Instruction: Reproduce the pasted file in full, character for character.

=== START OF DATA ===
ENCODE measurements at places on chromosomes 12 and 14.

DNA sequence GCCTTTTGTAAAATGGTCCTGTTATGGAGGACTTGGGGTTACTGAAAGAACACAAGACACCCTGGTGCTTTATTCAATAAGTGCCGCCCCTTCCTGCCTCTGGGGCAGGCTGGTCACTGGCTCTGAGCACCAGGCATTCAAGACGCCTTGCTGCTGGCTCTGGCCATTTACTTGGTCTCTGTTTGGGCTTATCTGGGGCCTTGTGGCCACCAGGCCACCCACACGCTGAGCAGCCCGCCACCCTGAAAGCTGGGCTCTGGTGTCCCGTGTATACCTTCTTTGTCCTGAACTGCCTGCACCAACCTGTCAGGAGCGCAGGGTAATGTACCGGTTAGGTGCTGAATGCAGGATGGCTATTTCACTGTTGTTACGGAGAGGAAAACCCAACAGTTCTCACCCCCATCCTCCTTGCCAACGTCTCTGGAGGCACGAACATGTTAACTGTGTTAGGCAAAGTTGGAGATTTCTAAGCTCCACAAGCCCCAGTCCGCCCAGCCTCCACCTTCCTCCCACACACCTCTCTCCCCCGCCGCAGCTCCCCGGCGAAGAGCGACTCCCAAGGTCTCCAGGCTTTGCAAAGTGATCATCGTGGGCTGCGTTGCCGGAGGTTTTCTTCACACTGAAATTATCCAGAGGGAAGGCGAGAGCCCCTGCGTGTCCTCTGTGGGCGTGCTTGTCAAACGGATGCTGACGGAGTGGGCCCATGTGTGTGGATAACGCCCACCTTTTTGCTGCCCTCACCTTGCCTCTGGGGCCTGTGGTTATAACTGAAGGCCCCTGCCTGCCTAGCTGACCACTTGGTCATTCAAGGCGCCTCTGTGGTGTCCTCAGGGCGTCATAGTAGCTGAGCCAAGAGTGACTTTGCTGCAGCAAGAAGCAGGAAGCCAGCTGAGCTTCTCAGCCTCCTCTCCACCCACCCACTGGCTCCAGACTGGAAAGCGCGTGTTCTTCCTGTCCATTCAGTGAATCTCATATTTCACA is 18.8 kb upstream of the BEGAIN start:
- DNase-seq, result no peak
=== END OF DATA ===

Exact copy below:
ENCODE measurements at places on chromosomes 12 and 14.

DNA sequence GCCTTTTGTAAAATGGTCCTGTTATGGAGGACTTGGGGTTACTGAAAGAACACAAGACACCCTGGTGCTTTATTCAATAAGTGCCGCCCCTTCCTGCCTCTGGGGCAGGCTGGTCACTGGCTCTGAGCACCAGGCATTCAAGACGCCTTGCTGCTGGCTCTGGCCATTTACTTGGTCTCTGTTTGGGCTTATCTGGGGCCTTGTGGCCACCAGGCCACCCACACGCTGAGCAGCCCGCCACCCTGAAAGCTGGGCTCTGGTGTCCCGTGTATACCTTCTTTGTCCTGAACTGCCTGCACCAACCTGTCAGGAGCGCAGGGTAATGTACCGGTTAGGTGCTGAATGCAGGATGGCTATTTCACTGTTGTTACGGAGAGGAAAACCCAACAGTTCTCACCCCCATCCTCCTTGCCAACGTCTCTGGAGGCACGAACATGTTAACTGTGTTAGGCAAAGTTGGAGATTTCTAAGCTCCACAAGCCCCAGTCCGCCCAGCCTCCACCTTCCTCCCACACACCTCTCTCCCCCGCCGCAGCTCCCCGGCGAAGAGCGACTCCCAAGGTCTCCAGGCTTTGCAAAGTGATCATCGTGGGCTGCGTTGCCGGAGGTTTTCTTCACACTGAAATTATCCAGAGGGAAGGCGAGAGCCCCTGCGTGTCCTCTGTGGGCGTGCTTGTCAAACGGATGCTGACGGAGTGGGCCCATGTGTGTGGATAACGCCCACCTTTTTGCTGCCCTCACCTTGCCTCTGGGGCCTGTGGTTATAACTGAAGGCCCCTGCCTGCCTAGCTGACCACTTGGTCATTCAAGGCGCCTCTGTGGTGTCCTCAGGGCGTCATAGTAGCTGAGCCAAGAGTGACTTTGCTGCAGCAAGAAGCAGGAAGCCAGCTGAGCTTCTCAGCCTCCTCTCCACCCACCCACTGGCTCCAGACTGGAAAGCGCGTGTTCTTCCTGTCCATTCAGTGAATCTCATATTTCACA is 18.8 kb upstream of the BEGAIN start:
- DNase-seq, result no peak